The time had come to get new pants. Despite what I would tell myself every time I slip on my favorite pair of jeans, the denim was wearing thin. Holes were forming. You could say they were on their last legs (see what I did there?).
Of all the pants stores in the world, I have one favorite. The location is in the Mall of America (aka The Disneyland of malls [i.e. a tourist trap]). Generally speaking, it’s completely worth braving the crowds because my store has great looking threads for ridiculously cheap prices. There was just one problem.
At some point since my last mall visit, my favorite store had closed.
This left me with two options. I could continue to wear my comfortable jeans until they disintegrated like a vampire in the sun, or I could kick my butt into gear and see what the rest of the mall had to offer.
I chose the second option. And as I walked the halls of the MOA, I realized something.
This is a lot like life.
It’s nice to be comfortable. It feels good. Lord knows people don’t buy Snuggies for their looks. They buy them for comfort.
And it’s the way much of our world works. We take the jobs that don’t challenge us. We stick with the friends we already have. We go to the same stores, stay in the same town, visit the same websites, only moving forward if we absolutely have to or if it’s really easy.
Increasing the Chances of Failure
The greater the risk, the greater chance you have of complete failure. It’s like walking out on a tree limb. The further you get from the trunk, the more likely it is that the branch will snap and you will die.
It’s easier to kick a field goal than to go for the two point conversion.
It’s simpler to put your money in a savings account instead of investing it.
It’s hard to find a new job even though you’re miserable at your current one. It’s scary to get out of the relationship you’re currently in even though that person is no good for you.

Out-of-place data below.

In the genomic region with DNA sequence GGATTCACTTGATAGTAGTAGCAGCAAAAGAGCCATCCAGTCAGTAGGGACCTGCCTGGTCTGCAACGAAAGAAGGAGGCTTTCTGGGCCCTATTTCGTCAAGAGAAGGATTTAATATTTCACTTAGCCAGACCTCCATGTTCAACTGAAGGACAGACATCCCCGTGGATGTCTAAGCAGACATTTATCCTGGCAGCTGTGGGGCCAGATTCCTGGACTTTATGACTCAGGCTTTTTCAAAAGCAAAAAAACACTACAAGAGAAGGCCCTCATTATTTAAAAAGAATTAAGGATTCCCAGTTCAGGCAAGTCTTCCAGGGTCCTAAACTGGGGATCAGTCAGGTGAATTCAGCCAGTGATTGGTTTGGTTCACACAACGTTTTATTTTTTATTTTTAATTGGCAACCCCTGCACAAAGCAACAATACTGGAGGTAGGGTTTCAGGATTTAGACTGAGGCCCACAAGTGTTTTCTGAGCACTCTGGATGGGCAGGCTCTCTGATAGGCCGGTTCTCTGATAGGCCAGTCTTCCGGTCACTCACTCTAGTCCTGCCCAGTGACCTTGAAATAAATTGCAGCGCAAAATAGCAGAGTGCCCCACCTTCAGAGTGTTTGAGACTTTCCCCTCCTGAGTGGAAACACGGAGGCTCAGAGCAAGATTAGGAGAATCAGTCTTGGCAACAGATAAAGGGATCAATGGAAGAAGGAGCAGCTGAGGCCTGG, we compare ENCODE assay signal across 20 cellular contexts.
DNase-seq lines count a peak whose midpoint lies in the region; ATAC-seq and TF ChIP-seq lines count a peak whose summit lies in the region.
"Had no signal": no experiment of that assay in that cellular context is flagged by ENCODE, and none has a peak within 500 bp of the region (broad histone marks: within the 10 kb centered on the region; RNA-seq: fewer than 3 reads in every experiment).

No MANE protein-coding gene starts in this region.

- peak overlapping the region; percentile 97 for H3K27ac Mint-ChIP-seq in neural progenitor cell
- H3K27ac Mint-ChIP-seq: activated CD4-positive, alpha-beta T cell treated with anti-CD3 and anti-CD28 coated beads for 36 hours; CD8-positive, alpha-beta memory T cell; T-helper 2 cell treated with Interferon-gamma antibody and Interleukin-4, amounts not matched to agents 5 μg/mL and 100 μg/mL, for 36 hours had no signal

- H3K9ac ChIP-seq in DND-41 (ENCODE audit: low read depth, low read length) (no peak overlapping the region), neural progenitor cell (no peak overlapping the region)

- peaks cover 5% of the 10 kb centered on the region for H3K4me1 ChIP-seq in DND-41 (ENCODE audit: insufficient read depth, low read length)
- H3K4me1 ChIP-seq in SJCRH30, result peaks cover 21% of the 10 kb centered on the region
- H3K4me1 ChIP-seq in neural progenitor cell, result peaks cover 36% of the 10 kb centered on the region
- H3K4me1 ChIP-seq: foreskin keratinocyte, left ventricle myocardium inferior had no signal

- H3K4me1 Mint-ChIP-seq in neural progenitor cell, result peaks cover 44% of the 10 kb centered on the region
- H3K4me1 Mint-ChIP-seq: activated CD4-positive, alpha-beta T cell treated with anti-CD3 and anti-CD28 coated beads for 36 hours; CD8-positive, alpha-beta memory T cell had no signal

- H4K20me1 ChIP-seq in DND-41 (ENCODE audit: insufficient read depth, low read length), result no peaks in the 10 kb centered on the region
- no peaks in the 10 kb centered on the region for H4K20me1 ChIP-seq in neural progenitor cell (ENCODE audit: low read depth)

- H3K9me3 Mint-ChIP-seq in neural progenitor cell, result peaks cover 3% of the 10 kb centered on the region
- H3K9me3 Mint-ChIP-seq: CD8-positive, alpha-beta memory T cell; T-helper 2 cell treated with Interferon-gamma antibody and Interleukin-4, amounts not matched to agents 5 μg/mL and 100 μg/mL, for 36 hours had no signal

And really, this is all just a fear of the unknown.
You Think You Know But You Have No Idea
Before we even get out of our comfort zone, we start forming ideas of what the rest of the world is like. Did you ever see the movie Blast from the Past? The main character grows up in a bomb shelter during the Cold War.
Once he becomes an adult, the time has come to see the outside world. He’s scared. His parents are scared. You see, they think the world was destroyed by nuclear war. For all they know, the land is filled with mutants, zombies, and everything else.
That wasn’t the case. No bombs ever dropped. Were there dangers in the real world? Yes. Would it have been easier to stay in the bomb shelter? Sure. But that would have made for a very boring story. The main character would have been settling for less.
Comfortability Comes with a Price
It’s something easily forgotten. First class flights cost more than coach. Luxury cars are pricey. If you want to be comfortable, you’re going to pay for it.
Sitting in a chair all day, every day as you watch movies, eat potato chips, and drink soda will eventually make you fat and possibly give you type-two diabetes or a heart attack.
It’s harder to get of the chair. It’s harder to chase you dreams. You may fail. But think of what you might find.
I’ll be honest, I didn’t end up finding a pair of jeans in the time I had. I DID find a belt, a sweatshirt, and a few stores I will be returning to for clothes in the future. These are places I probably would have never walked in if my favorite store hadn’t closed.
And lately in life, I find myself constantly being pushed out of my comfort zone. It’s scary. I wonder if I’m just going to end up failing. But I’m trying my best to suck it up and push forward. Because somewhere out there is something so much better.
It’s just waiting.
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